Bacterial spot and speck, botrytis, powdery mildew, early and late blight and damping off are listed for tomatoes and peppers.
Useful as a soil drench and foliar spray, it contains Bacillus amyloliquefaciens.
Trichoderma harzianum T-22 is Rootshield’s active ingredient. Extremely broad labeled, it manages fusarium, verticillium, pythium, rhizoctonia, thielaviopsis and more.
With several modes of action it also features systemic acquired and host resistance.
Rootshield secretes enzymes to dissolve pathogen cell walls.
Research has shown effectiveness in field strawberries and greenhouse tomatoes.
Rootshield Plus adds Trichoderma virens to Rootshield, therefore augmenting the disease list to include phytophthora.
Actinovate AG protects by colonizing.
It also increases nutrient uptake and is labeled for vegetables, tree fruit, herbs, berries, grapes and agronomic crops.
With Streptomyces lydicus WYEC108, it also works for turf, greenhouse and nursery applications.
Soil drench usage suppresses root rot and damping off caused by the fusarium, rhizoctonia, pythium, phytophthora and verticillium fungi. In foliar applications, suppressions include downy and powdery mildew, botrytis, bacterial spot and sclerotinia.
Milstop is not a biological material; rather it is potassium bicarbonate.
It controls powdery mildew, and prevents alternaria blight, anthracnose, black spot, botrytis, cercospiora leaf spot, downy mildew, phomopsis blight and septoria leaf spot. It is OMRI listed.
Its mode of action inhibits fungal cell wall formation by pulling water from germinating spores and alters pH on leaf surfaces.
Other such products include Armicarb, Kaligreen and GreenCure, but Bogash cautioned to not confuse Milstop with Mycostop.
Turning to insect management, Bogash examined several parasites and predators.
Identification of the insect is necessary.
A tiny wasp, Aphidius colemani, works well with both the green peach and the melon aphid.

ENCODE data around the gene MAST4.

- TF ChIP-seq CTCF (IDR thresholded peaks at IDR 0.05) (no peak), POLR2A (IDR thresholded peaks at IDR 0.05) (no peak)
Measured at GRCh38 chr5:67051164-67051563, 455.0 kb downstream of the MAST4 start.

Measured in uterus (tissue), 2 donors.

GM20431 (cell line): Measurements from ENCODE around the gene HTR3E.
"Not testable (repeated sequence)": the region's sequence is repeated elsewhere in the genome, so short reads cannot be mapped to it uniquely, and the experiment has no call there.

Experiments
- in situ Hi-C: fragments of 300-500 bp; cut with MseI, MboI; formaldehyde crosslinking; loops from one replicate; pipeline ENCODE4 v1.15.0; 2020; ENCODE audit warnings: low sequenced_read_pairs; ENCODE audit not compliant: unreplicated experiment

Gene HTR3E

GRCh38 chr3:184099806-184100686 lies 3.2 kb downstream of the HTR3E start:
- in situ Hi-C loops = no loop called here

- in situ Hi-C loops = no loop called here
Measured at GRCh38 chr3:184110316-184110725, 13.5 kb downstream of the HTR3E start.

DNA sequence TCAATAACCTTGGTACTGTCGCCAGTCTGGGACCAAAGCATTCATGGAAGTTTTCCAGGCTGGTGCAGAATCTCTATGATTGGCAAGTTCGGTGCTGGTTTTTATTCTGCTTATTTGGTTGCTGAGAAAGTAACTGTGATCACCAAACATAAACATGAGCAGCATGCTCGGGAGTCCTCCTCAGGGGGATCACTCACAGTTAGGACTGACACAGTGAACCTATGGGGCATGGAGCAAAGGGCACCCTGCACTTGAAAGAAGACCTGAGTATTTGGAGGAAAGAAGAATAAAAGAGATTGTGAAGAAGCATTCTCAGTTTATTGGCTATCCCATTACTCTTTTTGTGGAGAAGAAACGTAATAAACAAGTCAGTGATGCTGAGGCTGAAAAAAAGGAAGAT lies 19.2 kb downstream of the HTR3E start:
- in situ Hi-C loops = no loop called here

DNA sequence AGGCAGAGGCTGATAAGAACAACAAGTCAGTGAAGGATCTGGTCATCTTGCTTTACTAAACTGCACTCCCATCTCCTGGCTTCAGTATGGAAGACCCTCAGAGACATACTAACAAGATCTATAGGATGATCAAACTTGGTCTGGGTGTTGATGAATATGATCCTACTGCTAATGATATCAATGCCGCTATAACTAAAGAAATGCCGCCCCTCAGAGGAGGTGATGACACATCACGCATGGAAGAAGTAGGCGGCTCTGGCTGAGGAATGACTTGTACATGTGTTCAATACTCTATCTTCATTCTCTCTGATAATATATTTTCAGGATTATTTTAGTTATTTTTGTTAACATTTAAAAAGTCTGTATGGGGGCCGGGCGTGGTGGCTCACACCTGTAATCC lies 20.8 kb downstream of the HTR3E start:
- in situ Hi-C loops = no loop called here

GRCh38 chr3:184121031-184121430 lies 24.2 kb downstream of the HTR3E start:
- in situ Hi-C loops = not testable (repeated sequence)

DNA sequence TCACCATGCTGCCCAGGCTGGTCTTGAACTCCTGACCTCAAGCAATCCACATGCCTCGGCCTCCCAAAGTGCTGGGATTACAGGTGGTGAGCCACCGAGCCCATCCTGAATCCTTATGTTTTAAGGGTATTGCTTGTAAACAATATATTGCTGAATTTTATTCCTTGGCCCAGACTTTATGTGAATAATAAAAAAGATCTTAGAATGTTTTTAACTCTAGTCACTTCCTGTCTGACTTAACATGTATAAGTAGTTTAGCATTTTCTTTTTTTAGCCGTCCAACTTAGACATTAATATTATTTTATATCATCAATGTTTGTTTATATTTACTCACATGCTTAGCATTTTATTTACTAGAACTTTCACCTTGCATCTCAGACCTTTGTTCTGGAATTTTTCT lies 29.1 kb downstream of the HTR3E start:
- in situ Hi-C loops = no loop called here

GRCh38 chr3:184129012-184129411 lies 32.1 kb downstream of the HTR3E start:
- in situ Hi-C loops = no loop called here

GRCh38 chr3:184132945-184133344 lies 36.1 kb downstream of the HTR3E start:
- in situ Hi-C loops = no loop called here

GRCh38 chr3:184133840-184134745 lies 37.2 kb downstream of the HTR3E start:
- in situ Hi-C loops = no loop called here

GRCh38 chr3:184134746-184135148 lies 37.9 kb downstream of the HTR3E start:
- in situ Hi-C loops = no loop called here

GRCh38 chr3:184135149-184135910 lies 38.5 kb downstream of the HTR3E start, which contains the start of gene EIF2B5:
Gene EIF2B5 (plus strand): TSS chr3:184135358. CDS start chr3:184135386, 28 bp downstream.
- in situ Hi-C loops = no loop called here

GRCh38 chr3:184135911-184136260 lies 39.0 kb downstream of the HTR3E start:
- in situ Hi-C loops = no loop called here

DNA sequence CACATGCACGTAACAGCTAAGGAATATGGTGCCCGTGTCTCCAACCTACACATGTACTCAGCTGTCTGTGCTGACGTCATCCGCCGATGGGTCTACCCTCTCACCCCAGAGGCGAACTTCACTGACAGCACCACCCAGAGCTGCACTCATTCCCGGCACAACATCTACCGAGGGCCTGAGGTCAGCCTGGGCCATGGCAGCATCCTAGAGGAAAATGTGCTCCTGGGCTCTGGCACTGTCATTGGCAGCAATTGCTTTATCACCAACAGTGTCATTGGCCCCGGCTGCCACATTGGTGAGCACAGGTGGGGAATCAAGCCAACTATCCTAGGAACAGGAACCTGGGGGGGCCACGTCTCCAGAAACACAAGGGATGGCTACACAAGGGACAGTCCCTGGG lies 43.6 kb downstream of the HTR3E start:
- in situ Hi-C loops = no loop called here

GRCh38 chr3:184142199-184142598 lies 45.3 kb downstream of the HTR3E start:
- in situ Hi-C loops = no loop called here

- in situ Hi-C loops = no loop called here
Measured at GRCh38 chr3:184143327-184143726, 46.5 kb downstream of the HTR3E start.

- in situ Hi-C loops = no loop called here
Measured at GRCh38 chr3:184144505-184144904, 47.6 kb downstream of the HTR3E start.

The predatory midge, Aphidoletes aphidimyza, attacks the green peach, melon and potato aphid.
A lacewing, Chrysoperia rufilabris, also manages all three. Banker plants, too, can be effective.
The aphicides, Fulfil and Endeavor, paralyze feeding tubes.
Also, the Neem products, plus Aza-Direct, Azatin, and Beauvaria bassiana offer control.
The spinosads tackle Western flower thrips, but Bogash warned that WFTs are notorious for developing resistance.
The predators orius insidiosus and the minute pirate bug are suggested as well.
For whiteflies, the predatory wasp Encarsia formosa excels in early control.
Delphastus catalinae and Eretmocerus eremicus beetles also help manage.
Numerous options are available for two-spotted spider mites.
Washing them off, using soaps and oils, and a range of miticides are listed.
In addition spider mite predators include Phytosieulus persimilis, Mesoseiulus, Neoseiulus californicus, Neoseiulus fallacis and Feltiella acarisuga manage in various ways.
Bogash pointed out that research shows that combining conventional insecticides with mycoinsecticides enhances control.
Interestingly, he notes that over 750 species of fungi are known to be pathogenic to insects.
They invade the exoskeleton of the insect.
Twelve species or subspecies of fungi have been used by about 80 companies to formulate more than 171 mycoinsecticides and mycoacaricides.
Currently five fungal organisms have become the major focus of researchers. These are:
Beauveria bassiana, Hirsutella thompsonii, Isaria fumosorosea, Lecanicillium muscarium, and Metarhizum anisopliae.
Bogash stressed that growers should learn what to look for, learn correct storage of beneficials, how and when to release them, deal with reputable companies, be proactive, and be aware of the chemical interactions with beneficials.